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Kukur Tihar | Nepal's Day of the Dogs Festival
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Kukur Tihar | Nepal's Day of the Dogs Festival

Have you ever heard of Kukur Tihar? This annual Hindu festival originated in Nepal falls on the second day of the festival of Tihar, which is the 10-14th November this year. During the festival of Tihar, many animals including cows and crows are also worshipped, but Kukur Tihar is all about our canine companions. On this day, people worship dogs to please Yama, the god of death. Dogs are decorated with tilaka (a traditional marking on their foreheads) and wear flower garlands around their necks. People also offer them various foods including meat, milk, eggs, and dog food. 


Source: The Kathmandu Post 


It is widely believed that dogs were first domesticated in Nepal and Mongolia, meaning they have been a part of Nepalese culture for many hundreds of years. In an ancient epic poem titled 'Mahabharata', the five legendary brothers are accompanied by a dog on their way to heaven. During the epic, all of the brothers besides Yudhishthira and his dog perish along the way. Yudhishthira makes it to meet the king of the gods, who welcomes him to heaven, but tells him that he must leave his dog behind. Yudhishthira refuses to enter heaven without his dog and says he will go back to earth. The king of gods is impressed by his actions, and ends up opening the gates of heaven to both him and his dog.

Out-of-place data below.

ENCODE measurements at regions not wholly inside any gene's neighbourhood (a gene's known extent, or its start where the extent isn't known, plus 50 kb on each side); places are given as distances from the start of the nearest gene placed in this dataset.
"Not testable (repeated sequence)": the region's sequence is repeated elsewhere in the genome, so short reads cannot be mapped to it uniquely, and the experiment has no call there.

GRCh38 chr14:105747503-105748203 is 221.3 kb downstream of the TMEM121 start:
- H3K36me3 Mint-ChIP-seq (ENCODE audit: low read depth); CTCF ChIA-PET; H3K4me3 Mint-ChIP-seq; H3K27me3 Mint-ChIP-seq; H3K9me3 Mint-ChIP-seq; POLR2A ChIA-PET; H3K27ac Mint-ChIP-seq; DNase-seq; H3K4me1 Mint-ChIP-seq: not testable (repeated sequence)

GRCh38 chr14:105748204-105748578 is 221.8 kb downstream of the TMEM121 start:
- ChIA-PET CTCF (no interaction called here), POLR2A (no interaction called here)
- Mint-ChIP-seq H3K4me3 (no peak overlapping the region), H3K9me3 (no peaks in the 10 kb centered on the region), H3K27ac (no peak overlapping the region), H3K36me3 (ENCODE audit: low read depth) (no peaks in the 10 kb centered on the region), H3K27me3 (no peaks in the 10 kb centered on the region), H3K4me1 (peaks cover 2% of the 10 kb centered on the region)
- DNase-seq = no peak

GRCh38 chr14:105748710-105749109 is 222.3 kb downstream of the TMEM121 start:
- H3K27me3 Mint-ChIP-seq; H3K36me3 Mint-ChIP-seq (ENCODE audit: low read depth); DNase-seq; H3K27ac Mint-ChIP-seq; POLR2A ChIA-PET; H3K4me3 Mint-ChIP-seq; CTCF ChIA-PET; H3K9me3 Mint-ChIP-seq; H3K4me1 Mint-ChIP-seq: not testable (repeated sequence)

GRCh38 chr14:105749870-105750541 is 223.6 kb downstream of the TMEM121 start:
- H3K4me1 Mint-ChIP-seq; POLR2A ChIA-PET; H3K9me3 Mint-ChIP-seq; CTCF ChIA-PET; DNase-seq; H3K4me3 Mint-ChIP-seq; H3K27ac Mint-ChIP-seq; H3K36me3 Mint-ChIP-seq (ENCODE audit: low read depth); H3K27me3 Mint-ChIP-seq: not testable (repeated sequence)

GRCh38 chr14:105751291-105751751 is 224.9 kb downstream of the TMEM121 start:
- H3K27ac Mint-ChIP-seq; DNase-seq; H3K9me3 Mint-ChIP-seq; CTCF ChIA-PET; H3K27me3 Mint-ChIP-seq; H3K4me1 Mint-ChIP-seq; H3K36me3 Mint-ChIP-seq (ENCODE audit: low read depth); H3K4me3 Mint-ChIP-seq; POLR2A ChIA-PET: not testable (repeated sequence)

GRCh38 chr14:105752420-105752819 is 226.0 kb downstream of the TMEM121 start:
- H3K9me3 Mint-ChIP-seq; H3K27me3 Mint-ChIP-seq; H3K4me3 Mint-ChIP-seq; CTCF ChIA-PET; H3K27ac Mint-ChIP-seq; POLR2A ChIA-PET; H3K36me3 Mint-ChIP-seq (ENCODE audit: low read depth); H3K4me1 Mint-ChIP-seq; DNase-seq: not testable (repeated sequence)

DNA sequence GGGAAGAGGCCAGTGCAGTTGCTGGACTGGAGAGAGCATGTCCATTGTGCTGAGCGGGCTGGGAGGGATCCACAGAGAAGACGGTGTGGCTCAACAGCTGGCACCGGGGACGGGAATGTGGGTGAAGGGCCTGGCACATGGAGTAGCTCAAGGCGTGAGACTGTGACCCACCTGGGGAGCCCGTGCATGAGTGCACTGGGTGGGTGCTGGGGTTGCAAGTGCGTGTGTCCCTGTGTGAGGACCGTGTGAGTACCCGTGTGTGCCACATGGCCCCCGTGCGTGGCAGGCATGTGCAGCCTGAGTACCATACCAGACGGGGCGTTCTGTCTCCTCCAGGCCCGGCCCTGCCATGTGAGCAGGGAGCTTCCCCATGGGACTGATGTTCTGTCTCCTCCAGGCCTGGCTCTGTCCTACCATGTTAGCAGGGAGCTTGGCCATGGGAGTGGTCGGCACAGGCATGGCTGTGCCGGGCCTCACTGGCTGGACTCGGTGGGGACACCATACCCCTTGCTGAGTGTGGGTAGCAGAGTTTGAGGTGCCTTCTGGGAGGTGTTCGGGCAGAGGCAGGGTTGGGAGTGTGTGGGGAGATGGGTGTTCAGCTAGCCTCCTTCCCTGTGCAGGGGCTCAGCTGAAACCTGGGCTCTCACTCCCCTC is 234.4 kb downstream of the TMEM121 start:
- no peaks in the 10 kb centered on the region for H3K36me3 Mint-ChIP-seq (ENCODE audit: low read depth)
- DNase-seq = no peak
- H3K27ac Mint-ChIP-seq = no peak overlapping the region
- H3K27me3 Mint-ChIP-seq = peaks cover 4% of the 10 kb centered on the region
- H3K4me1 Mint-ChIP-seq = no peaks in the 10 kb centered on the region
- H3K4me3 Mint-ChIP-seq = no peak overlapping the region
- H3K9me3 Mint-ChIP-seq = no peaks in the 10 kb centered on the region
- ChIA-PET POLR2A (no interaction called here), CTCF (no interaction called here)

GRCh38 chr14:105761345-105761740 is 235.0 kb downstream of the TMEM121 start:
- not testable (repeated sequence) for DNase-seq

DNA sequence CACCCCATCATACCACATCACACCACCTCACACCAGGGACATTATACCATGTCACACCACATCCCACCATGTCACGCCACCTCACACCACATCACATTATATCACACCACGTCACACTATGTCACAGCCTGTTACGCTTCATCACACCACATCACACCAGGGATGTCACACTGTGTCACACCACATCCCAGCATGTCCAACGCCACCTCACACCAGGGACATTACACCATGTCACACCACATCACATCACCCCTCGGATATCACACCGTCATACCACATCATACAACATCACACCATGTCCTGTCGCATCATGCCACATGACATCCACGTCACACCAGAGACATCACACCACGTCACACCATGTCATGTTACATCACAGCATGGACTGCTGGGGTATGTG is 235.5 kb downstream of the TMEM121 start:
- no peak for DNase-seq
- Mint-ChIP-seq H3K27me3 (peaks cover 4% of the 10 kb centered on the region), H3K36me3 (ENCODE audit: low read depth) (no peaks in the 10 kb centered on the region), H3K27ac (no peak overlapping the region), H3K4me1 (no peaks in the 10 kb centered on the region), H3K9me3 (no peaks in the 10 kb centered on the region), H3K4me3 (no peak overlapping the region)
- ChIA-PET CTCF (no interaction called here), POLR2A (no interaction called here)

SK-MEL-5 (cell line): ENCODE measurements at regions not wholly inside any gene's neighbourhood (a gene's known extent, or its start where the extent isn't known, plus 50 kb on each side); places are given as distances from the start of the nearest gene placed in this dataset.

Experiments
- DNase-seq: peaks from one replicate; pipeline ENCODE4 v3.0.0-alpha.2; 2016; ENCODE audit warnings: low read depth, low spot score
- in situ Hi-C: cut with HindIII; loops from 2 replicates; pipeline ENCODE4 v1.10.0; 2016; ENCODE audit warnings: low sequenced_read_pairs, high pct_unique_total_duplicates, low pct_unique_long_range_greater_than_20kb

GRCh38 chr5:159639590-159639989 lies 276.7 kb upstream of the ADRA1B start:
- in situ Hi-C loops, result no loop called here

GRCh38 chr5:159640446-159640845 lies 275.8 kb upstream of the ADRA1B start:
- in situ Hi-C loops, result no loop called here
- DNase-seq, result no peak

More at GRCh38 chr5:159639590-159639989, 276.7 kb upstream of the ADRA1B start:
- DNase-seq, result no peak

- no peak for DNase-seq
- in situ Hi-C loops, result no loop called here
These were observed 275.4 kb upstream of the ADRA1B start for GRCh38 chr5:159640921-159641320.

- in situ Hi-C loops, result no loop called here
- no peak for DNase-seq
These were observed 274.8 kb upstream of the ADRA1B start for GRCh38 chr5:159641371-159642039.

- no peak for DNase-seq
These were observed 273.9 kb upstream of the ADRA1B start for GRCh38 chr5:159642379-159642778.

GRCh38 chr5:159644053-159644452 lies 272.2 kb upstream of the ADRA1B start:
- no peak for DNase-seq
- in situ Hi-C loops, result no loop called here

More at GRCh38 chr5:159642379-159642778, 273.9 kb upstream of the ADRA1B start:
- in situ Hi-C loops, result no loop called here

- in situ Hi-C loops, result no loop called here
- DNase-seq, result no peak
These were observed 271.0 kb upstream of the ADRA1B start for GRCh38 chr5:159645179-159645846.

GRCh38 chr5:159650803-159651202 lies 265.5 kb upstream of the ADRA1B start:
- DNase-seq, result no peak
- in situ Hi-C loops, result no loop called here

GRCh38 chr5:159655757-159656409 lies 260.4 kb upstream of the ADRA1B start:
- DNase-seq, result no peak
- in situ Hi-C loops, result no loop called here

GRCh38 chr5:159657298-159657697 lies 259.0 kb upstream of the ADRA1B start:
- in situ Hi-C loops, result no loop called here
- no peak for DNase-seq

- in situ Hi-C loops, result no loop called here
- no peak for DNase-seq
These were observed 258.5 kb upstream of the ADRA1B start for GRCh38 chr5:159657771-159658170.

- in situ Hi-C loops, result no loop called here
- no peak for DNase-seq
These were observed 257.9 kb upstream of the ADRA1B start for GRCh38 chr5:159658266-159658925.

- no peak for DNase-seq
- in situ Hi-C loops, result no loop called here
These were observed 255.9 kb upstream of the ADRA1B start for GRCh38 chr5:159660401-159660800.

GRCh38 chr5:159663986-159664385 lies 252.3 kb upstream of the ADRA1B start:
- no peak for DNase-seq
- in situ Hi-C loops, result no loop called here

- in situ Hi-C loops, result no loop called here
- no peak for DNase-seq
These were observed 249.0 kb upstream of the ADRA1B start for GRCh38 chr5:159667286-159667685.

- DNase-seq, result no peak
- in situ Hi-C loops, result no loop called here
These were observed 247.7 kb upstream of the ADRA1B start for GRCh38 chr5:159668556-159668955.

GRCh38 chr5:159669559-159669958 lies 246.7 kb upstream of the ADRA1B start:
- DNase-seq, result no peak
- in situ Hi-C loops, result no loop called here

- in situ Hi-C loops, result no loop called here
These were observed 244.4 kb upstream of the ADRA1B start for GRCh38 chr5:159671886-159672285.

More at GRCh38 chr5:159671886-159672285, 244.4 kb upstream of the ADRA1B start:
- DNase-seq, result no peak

In Hindu mythology, Yama, the god of death, has two dogs that guard the door of hell. Dogs are considered to be a companion of Yama and to please him, dogs are worshipped. Nepali Hindus believe that by worshipping dogs they will be able to view death more positively, and that the dogs will guard them against torture in hell. 


Source: REUTERS/Navesh Chitrakar


During Kukur Tihar, all dogs are worshipped, including police dogs and even stray dogs. They are fed, bathed, decorated with tilaka and adorned with flower garlands. The relationship between humans and dogs is also part of the celebrations during Kikur Tihar. It is considered a sin if somebody behaves disrespectfully towards a dog on this day.


Many Nepalese people still celebrate the festival, even outside of Nepal. The festival has also been widely praised as a way of teaching love and respect for animals, and has been adopted by other countries and cultures to share this message. Kukur Tihar has been celebrated in Mexico, Australia and even the UK.


Will you and your dog be celebrating Kukur Tihar this year? 

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